A smart thermostat is a great accessory that not only allows you to control the temperature of your home from your phone, but also saves on utility bills. Here’s how to install and set up the Nest Learning Thermostat in your own home.
Attention : this is a project for a self-confident master. There is no shame in having someone do the actual wiring for you if you don’t have the skill or knowledge to do so. If you read the beginning of this article and immediately visualized, how do this, based on past experience connecting wires and sockets, you are probably fine. If you opened this article without knowing exactly how we were going to pull off this trick, it’s time to call that experienced friend or electrician. Also note that doing so may be against the law, code or regulation if you do so without permission, or may void your insurance or warranty. Check your local regulations before proceeding.
What is a nest thermostat and why do I want one?
The Nest thermostat is one of the most popular smart thermostats on the market, mainly due to its unique design and easy to use user interface. It even allows you to control the heating and cooling of your home right from your smartphone.
But the biggest advantage is that the Nest learns your habits and can eventually do it all automatically. So if you tend to turn down the fire when you go to bed and turn it back on when you wake up, Nest will learn this and do it for you without having to manually program it.
Nest can also know if you are at home or away, depending on your phone’s location and Nest’s built-in motion sensor. You can also set it manually and let Nest know if you’re at home or will be away for the day or weekend so it can heat or cool your home accordingly.
Will the nest thermostat work in my house?
You might think that the Nest Thermostat will work with any thermostat setting in any home, but that’s not entirely true.
Nest will work with any low voltage system, but will generally not work with high voltage systems (also known as line voltage). If you’re not sure what system you have, you can quickly unplug your current thermostat and take a look at the wiring.
If you see several small wires of different colors, then you probably have a low voltage system, but if you only see 2-4 larger wires that are connected with wire nuts, then you most likely have high voltage. system. You can also look at the thermostat itself to see how many volts it is. If it reads something like «110VAC», «115VAC» or «120VAC» then you have a high voltage system and the jack will not work.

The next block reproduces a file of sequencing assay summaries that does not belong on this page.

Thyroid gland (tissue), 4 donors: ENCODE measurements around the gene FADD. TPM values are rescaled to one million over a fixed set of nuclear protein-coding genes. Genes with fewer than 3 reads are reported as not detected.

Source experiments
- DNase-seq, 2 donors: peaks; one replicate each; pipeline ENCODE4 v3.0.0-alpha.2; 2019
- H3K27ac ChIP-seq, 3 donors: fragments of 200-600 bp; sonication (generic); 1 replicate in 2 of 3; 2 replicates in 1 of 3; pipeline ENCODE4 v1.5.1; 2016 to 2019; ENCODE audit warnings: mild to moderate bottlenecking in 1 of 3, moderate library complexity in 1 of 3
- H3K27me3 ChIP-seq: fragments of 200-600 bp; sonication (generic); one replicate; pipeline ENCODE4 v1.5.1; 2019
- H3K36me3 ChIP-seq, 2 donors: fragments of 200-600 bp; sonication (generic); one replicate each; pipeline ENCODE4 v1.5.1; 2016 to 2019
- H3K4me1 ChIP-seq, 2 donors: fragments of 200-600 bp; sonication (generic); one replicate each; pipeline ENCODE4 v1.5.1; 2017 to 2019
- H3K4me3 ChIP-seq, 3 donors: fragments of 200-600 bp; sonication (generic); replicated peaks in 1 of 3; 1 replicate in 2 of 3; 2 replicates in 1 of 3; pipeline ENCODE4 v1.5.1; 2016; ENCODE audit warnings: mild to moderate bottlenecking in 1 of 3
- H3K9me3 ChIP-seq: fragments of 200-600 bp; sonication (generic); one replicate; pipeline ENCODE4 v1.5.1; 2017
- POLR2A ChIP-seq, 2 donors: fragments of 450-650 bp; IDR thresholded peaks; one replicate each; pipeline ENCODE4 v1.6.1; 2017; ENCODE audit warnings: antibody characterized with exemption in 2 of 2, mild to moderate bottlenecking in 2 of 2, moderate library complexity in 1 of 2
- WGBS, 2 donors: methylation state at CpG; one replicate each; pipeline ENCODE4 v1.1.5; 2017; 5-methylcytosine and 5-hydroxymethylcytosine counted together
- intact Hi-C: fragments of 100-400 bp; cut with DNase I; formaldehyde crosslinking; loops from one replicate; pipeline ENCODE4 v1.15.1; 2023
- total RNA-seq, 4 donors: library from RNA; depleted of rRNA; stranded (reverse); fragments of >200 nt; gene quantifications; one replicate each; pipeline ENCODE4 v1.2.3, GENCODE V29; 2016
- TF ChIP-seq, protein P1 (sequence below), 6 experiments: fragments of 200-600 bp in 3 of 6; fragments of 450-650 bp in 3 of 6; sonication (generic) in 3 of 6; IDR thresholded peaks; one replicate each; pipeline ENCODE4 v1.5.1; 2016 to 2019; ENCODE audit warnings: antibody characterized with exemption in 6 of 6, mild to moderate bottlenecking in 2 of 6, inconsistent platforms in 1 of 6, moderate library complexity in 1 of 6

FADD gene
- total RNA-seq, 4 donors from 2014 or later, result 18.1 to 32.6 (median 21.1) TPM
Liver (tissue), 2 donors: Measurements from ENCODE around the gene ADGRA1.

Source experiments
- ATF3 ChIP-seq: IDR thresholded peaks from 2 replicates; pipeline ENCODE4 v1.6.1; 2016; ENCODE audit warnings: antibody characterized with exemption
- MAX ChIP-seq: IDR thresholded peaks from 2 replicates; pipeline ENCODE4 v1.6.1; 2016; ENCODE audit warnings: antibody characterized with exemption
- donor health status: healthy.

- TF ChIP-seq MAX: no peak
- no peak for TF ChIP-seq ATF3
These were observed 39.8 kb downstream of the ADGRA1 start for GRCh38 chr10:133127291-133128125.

It is possible to convert to a low voltage system if you have a high voltage system, but it is quite complex and requires a bit of know-how, so if you absolutely want to install a Nest thermostat, your best bet is to call a professional to convert your system.
Without all that being said, if everything looks good of you, here’s how to install and set up a Nest thermostat.
Step One: Remove Your Current Thermostat
Find your thermostat and turn it off. It will still be on, but you must turn off the heating, cooling, and fan. It’s also a good idea to remove backup batteries if you have a thermostat.
Next, you need to turn off the heating and cooling at the circuit breaker. Sometimes the oven and air conditioner are on two separate switches, so you’ll have to turn both off. Remember that this is not only for your own safety, but not turning off the heating and cooling completely could cause a fuse to blow, requiring an electrician to repair it.
You may also need to turn off the third switch for the wire that powers the thermostat. Your circuit breaker diagram may indicate which circuit breaker the thermostat is connected to, but if not, it’s safe to say that if your thermostat is in your living room, then turning off the circuit breaker in the living room will help.